A Paradigm Shift for Political Science? Discussing Big Data Epistemology and its Implication for Political Studies

Internet
 
Methods
 
Political Methodology
 
Social Media
 
Panel Number
P004
Panel Chair
Alice Mattoni
Scuola Normale Superiore
Panel Discussants
Alice Mattoni
Scuola Normale Superiore
Elena Pavan
Scuola Normale Superiore
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Time
07/09/2017 09:00
Location
Building: BL11 Harriet Holters hus Room: HH 301
Abstract
Recent events, such as the last USA Presidential elections, have clearly shown the potentials and, perhaps, even to a larger extent, the criticalities of predictive analytical practices in the study of political dynamics. The time seems more than ripe to begin re-addressing the methodological practices that underpin our understanding of sociopolitical dynamics – in particular in relation to our extensive use of large-scale digital and textual datasets which are deemed to be “representative” of citizens’ political preferences, desires, and priorities. Consistently, this panel invites papers that address, theoretically or empirically, the potentialities and the criticalities of Big Data as a new epistemological practice for producing valid and socially relevant scientific knowledge in the field of political science.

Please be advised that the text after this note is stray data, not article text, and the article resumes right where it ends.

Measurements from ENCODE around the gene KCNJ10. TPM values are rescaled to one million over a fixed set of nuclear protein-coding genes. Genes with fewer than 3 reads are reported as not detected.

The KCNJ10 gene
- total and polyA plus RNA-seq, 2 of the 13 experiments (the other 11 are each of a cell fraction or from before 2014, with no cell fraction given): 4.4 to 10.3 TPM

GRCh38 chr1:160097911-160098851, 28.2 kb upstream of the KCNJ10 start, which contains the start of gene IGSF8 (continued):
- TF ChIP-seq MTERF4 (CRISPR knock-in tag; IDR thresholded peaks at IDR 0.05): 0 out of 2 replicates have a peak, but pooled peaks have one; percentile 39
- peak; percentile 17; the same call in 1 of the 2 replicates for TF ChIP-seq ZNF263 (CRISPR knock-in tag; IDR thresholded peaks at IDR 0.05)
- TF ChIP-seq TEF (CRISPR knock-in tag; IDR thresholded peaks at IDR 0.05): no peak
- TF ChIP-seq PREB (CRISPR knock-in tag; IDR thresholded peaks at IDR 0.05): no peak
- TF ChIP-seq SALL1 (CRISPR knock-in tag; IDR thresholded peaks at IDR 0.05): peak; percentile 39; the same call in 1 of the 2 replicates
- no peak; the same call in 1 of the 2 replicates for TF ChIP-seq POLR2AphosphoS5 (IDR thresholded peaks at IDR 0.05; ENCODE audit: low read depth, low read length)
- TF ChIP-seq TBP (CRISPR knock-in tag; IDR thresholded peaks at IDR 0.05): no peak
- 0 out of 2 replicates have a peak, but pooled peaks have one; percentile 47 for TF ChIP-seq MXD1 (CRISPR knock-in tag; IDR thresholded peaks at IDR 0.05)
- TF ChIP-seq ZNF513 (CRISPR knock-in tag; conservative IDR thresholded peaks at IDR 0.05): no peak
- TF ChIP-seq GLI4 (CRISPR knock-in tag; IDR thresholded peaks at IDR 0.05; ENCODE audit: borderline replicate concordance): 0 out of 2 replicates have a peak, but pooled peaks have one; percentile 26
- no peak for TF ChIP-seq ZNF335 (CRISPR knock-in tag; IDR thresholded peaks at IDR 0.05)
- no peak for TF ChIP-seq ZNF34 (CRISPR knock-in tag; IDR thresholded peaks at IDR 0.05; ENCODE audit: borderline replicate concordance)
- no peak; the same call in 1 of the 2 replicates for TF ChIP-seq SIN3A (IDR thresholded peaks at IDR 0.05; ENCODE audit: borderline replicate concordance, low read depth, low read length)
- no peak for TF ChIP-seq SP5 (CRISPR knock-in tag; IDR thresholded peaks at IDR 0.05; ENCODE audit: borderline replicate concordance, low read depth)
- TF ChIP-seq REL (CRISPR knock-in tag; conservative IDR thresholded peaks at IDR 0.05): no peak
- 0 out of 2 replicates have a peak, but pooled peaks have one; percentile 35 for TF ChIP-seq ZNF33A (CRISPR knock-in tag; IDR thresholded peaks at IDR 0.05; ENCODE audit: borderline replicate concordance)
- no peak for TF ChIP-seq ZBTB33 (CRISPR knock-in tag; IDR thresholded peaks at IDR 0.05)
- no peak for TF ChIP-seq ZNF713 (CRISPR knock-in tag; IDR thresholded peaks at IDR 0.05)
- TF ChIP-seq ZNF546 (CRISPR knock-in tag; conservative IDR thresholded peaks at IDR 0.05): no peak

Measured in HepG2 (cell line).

Paper List


Title 
 
 
Epistemologies in Practice: A Review of the Uses of Big Data in the Political and Social Sciences View Paper Details
Information, Communication, Digitization, and Datafication: Four Analytical Stages in Researching Social Movements and Media View Paper Details
Measurement Error in Issue Salience: The Potential of Google Trends Data View Paper Details
Validity as a Challenge to Mainstream Computational Methods View Paper Details
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"Politics determines the process of "who gets what, when, and how"" - Harold Lasswell


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